The warnings about crutches from the American College of Foot and Ankle Surgeons prove once again that the very tool which is there to help you get around… doesn't!
Here's some advice from the American College of Foot and Ankle Surgeons (ACFAS) :
For safety's sake, the ACFAS recommends that you do not use your crutches. Already sounds 'good', right?
You should somehow get your crutches to the top of the stairs (sliding them up if there are only a few stairs, perhaps throwing them up if there are many!?) and then 'creatively' dragging/shuffling/crawling yourself up the stairs.
Busy parent? Tired after a day's work? Still feeling a bit weak from your accident or operation? Sorry! You will still have to find the energy to haul yourself up there.
Don't worry, though—down is 'easier': you can just slide right to the bottom.
We reprint it here 'as is':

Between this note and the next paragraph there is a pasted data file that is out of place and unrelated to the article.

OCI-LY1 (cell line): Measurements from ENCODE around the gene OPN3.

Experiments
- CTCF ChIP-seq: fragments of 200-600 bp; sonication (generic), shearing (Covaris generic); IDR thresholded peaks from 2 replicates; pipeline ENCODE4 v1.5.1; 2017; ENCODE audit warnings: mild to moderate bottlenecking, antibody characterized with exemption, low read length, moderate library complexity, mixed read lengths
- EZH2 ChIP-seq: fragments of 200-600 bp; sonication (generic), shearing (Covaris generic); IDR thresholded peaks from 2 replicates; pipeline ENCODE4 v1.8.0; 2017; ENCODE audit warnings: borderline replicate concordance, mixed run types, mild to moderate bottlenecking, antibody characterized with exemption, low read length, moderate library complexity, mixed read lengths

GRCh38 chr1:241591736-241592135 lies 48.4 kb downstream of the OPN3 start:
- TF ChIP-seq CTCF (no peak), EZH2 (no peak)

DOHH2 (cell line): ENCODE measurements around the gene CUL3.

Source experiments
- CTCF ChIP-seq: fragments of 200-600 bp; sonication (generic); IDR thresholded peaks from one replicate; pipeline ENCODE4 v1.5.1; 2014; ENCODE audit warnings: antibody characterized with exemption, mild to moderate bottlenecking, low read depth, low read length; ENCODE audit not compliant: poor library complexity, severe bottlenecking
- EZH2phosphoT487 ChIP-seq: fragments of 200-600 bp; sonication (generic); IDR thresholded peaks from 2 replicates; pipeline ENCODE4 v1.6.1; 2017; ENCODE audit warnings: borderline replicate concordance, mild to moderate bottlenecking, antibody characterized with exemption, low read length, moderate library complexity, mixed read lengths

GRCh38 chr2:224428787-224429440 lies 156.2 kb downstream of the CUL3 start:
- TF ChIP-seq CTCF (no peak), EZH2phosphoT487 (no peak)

Follow These Rules for Safety and Comfort
Don’t look down. Look straight ahead as you normally do when you walk.
Don’t use crutches if you feel dizzy or drowsy.
Don’t walk on slippery surfaces. Avoid snowy, icy or rainy conditions.
Don’t put any weight on the affected foot if your doctor has so advised.
Do make sure your crutches have rubber tips.
Do wear well-fitting, low-heel shoes (or shoe).
Do position the crutch hand grips correctly.
Do keep the crutch pads 1½" to 2" below your armpits.
Do call your foot and ankle surgeon if you have any questions or difficulties.
Fortunately, there is someone who is doing something about this NOW.